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Application of thermal inactivation of enzymes during vitamin C analysis to study the influence of acidification, crushing and blanching on vitamin C stability in Broccoli (Brassica oleracea L var. italica)
- Munyaka, Ann Wambui, Oey, Indrawati, Van Loey, Ann, Hendrickx, Marc
- Food chemistry 2010 v.120 no.2 pp. 591-598
- ascorbic acid, enzyme inactivation, food analysis, food composition, heat inactivation, broccoli, acidification, crushing, blanching, ascorbate oxidase, extraction, pH, florets, stems, dehydroascorbic acid, temperature, food nutrient losses, food matrix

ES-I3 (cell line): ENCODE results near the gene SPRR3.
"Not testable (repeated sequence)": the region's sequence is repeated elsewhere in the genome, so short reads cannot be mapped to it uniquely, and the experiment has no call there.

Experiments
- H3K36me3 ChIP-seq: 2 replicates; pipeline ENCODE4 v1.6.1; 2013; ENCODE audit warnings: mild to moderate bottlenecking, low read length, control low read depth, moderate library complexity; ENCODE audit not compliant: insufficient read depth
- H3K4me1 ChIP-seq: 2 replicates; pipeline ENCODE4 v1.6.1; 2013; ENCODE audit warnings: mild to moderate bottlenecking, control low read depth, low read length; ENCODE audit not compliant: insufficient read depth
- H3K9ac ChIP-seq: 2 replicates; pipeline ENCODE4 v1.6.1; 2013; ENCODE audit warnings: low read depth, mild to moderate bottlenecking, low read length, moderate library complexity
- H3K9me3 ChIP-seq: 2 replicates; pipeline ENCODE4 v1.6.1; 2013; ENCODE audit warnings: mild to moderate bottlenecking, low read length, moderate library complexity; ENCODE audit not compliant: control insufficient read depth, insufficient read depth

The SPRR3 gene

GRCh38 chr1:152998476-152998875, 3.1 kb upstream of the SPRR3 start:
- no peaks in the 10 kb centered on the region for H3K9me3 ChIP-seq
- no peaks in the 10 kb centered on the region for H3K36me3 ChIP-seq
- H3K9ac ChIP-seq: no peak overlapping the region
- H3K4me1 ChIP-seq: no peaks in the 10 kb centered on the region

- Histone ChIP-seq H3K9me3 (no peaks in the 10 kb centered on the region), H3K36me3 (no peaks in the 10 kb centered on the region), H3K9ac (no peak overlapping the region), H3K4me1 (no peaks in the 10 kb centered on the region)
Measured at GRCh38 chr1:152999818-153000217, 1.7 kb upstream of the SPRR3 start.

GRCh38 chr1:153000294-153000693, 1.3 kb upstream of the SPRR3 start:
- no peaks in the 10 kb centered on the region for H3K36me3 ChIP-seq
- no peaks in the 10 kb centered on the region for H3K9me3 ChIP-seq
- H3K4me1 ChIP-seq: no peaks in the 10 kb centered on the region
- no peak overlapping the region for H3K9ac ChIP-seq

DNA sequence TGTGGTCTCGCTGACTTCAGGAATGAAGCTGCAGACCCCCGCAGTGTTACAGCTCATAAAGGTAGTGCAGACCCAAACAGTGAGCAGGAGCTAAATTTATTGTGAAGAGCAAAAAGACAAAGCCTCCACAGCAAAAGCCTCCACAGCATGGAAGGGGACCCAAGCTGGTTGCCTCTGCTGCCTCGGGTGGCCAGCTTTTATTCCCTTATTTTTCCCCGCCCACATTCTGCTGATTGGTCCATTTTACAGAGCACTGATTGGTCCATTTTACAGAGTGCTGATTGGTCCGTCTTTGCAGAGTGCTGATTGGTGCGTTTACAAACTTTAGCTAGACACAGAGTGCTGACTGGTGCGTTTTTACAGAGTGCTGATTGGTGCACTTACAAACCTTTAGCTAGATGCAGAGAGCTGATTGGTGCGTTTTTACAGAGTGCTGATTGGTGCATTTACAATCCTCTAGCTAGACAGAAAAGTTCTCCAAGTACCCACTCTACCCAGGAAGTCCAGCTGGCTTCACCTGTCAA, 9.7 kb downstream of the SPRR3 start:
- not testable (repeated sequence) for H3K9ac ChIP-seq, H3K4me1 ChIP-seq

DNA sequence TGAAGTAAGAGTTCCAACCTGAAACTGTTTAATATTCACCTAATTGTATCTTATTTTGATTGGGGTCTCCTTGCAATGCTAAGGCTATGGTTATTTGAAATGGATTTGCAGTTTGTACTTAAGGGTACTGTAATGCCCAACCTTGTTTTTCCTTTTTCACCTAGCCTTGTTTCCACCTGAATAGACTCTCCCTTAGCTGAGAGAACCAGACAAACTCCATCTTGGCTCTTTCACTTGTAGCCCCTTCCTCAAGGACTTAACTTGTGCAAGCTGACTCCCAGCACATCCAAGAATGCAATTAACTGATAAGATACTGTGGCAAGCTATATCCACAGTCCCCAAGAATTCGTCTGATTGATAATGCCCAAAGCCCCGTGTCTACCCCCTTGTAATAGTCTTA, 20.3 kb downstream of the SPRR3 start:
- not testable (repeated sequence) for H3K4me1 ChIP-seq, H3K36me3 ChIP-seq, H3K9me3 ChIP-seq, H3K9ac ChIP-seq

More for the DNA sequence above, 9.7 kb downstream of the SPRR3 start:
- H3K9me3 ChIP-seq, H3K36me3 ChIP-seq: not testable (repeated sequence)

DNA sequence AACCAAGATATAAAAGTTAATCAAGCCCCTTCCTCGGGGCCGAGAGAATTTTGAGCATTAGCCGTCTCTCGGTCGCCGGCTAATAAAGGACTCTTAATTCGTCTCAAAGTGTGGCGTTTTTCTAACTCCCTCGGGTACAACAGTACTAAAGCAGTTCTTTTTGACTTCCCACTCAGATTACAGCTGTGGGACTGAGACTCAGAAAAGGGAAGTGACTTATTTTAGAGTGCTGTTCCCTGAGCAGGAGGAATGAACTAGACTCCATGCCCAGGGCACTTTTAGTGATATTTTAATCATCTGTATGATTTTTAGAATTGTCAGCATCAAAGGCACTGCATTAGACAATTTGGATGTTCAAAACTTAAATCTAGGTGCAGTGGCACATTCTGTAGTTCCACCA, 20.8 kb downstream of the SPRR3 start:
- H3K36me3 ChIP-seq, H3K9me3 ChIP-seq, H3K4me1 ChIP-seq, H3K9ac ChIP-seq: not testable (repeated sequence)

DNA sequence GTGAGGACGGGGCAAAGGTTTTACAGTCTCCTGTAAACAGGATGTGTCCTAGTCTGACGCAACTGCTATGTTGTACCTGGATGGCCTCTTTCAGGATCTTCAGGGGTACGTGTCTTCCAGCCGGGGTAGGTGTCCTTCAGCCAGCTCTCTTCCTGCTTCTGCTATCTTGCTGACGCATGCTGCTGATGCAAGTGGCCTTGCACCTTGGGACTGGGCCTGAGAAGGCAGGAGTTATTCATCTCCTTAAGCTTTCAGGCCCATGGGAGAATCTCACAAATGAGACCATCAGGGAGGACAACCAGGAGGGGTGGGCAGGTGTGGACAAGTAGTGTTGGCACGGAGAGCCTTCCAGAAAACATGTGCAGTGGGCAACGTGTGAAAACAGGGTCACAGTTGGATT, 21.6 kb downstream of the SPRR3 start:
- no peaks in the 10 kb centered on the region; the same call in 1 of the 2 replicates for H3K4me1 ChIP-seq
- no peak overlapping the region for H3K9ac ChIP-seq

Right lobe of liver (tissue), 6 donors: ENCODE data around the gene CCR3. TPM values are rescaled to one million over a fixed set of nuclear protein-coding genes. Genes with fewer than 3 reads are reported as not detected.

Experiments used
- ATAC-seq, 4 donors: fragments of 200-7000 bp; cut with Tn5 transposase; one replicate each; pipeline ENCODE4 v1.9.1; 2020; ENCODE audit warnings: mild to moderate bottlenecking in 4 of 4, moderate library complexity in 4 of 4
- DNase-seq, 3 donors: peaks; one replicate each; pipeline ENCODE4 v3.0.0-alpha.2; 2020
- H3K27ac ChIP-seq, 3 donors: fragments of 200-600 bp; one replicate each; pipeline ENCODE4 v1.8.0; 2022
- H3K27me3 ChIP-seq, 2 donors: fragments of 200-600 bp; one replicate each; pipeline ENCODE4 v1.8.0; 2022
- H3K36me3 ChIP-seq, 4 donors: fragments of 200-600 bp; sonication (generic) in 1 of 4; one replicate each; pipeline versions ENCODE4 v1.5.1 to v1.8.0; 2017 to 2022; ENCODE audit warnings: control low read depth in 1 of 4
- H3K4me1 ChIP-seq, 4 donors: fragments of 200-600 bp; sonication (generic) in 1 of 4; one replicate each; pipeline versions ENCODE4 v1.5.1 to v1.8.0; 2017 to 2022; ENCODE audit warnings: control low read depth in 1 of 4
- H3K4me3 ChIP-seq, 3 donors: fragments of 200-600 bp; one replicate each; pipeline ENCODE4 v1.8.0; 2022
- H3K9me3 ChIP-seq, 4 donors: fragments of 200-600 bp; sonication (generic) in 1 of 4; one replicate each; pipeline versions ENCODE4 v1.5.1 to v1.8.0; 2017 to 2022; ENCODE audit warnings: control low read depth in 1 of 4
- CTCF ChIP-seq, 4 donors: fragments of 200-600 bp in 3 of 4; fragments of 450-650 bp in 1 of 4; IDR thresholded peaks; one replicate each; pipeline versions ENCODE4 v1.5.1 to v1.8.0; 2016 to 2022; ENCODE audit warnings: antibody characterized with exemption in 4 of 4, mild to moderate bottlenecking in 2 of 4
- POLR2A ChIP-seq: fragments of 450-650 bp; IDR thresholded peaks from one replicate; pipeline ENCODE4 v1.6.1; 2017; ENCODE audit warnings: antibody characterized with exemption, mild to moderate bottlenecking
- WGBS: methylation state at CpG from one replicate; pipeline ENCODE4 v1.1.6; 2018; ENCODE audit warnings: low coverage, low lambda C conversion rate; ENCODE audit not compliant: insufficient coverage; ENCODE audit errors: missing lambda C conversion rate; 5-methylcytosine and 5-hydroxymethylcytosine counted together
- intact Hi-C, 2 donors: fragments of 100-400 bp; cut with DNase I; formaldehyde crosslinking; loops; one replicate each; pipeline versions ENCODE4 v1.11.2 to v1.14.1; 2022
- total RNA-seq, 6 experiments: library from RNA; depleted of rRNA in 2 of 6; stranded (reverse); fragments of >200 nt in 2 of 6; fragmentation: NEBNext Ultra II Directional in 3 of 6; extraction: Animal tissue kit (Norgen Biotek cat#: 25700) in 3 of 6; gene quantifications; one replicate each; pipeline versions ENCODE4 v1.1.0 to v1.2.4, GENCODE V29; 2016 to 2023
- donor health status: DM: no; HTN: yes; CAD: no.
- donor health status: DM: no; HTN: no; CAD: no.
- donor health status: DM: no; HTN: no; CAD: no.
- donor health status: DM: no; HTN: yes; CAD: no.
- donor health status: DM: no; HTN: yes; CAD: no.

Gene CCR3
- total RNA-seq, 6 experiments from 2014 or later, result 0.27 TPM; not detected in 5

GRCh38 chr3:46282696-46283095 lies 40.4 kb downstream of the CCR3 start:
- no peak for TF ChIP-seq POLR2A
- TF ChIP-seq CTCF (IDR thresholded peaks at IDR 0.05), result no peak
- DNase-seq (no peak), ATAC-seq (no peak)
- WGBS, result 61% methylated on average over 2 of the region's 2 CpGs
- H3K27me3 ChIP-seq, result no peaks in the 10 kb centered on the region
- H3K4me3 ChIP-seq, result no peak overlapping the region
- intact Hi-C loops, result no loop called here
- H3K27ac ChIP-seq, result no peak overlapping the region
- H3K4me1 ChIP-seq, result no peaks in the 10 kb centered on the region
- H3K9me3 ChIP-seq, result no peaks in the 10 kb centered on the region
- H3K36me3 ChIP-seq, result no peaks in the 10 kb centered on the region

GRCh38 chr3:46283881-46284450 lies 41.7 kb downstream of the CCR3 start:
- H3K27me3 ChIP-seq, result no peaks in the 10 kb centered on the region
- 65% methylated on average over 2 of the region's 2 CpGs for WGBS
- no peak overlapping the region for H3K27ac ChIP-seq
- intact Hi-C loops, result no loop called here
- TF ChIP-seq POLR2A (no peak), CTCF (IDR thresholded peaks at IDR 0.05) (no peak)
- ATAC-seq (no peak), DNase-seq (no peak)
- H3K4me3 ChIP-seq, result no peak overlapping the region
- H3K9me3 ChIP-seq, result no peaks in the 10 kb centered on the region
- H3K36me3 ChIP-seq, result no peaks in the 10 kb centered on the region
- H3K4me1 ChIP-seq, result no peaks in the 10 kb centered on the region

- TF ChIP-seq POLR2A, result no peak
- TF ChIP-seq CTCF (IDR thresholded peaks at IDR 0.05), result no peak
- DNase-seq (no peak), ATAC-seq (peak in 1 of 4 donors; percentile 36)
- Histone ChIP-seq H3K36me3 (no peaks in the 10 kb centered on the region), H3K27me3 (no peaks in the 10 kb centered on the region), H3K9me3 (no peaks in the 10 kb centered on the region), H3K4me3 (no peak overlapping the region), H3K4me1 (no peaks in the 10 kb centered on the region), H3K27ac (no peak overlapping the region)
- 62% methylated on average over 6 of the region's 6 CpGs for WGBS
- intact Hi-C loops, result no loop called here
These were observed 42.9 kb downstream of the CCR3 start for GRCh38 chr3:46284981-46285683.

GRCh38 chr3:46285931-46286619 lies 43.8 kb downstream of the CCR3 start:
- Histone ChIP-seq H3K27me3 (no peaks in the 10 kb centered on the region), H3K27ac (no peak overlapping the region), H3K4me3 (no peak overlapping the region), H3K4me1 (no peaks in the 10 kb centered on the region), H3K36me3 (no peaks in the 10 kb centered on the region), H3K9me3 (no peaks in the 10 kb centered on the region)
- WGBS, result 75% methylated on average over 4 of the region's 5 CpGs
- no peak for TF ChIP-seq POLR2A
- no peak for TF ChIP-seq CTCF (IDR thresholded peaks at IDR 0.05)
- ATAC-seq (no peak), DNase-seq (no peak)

- The effectiveness of heat inactivation of oxidative enzymes e.g., ascorbic acid oxidase (AAO) to stabilise vitamin C during extraction and analysis was evaluated. The influence of different sequences of performing treatments including acidification (pH 4.3 vs. pH 6.5), crushing, high temperature short time (90°C/4min-HTST) and low temperature long time (60°C/40min-LTLT)) blanching on vitamin C stability in broccoli florets and stalks was also investigated. Heat inactivation of enzymes prior to matrix disruption resulted in higher vitamin C values mainly in L-ascorbic acid (L-AA) form, while lack of enzyme inactivation resulted in high vitamin C losses resulting from conversion of L-AA to dehydroascorbic acid. Various treatments and their sequence of application influenced vitamin C stability as follows: (i) crushing prior to blanching reduced vitamin C stability and (ii) in the absence of heating, acidification increased vitamin C stability (iii) blanching prior to crushing resulted in higher vitamin C retention, with HTST blanching retaining more vitamin C than LTLT blanching.